Rats are a species that have long lived alongside people, although often without the people being aware that the rats are present. This hasn’t always been a comfortable relationship, and there are plenty of situations in which the rat’s instinct to find food has caused health problems and other issues for people, so it is natural that people will try to keep rat populations in the areas around them to a minimum. There are several ways in which rats can hurt people, and this can be directly through a rat bite, or they can also transmit diseases, which in some cases can be transmitted without any direct contact between rat and person.
Rat bites are relatively common, but tend to happen by accident rather than by a direct effort on behalf of the person or the rat to come into direct contact with the other. One of the most common situations will be that a person is reaching into a dark corner to clean or remove something, and a rat is startled and will bit out of self-defense. There are also some situations where a rat may be looking for food, and a person may have food residues on their skin, or may come into contact with the rats while they are eating, and may also get bitten in this instance. Any rat bites should be treated promptly, and be checked out by medical personnel as soon as possible.
Diseases Transmitted By Rats
Diseases that are carried by rats can be transmitted to people either directly or indirectly, with the direct methods being through a bite, or in some cases a scratch from the rat. Indirect transmission can include water sources and food sources being contaminated by the rats, either through their feces or urine.
- 1. Hantavirus Pulmonary Syndrome
- 2. Leptospirosis
- 3. Rat-Bite Fever
- 4. Salmonellosis
First identified in the Four Corners area of Colorado in the 1990s, this is a disease that is found in the feces of some rats, and can have serious effects on the victim. Symptoms are fairly mild to begin with, including a fever, cough and headache, which deteriorates into shortness of breath and a pulmonary edema in around two in five cases. This is relatively rare, and is only believed to be transmitted through the rat’ s feces.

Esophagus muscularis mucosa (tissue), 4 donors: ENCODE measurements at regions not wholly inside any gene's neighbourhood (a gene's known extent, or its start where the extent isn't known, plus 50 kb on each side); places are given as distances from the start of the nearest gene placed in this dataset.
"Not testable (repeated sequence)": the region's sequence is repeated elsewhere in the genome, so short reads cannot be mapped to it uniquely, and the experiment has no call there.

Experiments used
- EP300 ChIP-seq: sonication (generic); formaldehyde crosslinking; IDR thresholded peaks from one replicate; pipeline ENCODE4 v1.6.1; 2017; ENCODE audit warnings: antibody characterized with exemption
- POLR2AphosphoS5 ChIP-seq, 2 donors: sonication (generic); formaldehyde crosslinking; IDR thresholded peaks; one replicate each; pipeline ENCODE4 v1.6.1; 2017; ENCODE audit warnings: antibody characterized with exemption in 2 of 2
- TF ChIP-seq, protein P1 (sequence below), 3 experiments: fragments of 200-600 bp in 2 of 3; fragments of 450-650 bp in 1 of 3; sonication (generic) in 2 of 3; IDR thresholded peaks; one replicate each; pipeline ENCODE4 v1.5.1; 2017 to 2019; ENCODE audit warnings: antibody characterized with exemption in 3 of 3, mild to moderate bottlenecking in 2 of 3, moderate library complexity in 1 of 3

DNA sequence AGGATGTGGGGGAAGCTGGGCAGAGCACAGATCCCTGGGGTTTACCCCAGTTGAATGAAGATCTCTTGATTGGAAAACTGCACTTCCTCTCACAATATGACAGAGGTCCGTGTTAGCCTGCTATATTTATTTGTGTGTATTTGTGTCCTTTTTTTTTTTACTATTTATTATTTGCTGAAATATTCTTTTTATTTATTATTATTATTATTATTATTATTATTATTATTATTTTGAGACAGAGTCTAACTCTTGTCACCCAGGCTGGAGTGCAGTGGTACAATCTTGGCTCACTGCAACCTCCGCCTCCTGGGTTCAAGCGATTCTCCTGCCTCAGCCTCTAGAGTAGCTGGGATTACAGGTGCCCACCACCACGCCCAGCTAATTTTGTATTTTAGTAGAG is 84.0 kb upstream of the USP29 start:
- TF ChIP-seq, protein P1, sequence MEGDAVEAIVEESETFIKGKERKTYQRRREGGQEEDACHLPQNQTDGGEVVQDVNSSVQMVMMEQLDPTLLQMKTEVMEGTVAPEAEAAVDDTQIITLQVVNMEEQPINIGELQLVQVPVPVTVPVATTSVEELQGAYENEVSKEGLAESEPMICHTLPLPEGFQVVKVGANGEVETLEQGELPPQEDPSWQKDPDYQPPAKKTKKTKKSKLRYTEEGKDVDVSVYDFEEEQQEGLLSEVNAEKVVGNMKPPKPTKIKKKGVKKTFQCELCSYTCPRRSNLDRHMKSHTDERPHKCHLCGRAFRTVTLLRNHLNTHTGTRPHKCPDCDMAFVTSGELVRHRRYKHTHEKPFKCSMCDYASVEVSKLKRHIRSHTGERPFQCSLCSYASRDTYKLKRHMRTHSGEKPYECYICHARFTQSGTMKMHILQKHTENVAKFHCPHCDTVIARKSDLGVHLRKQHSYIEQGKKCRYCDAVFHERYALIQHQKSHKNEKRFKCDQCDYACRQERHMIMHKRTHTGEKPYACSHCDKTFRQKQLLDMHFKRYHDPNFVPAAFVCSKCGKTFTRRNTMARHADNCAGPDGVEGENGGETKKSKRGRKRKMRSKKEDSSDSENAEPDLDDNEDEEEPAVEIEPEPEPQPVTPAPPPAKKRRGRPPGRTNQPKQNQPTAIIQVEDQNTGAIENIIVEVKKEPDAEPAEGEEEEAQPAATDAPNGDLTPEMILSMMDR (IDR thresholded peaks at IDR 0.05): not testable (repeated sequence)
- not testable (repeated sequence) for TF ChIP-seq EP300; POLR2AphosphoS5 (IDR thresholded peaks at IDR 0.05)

This is a disease transmitted by the fresh urine of rats and other species, most commonly when water sources have been contaminated. Characterized by chills, muscle aches and severe headaches, sever cases can lead to liver and kidney problems and respiratory problems.
Although called rat bite fever, this can also be transmitted through a rat’s urine, although a rat bite is the most common way of contracting the disease. Initial symptoms include shivers, fever and headaches, while in some cases it can lead to more serious conditions. This can be treated with penicillin or a similar antibiotic.
Commonly transmitted through contaminated food or water, salmonellosis is a bacterial disease that can cause a range of symptoms, most commonly diarrhea and vomiting. Not usually fatal, but can cause severe problems to people with a weakened immune system.
Although rats are often associated with rabies and the plague, it is very uncommon for either disease to be transmitted either directly or indirectly by rats. Although historically the plague was transmitted by rats, there are so few that carry this disease now that it is not the most important threat to consider when a person has been bitten by a rat. Rabies can be transmitted in a very small number of cases, but because rabies is transmitted through a bite, rats that are bitten by rabid animals usually die themselves, so they will only very rarely survive to be able to transmit rabies to people or other animals.
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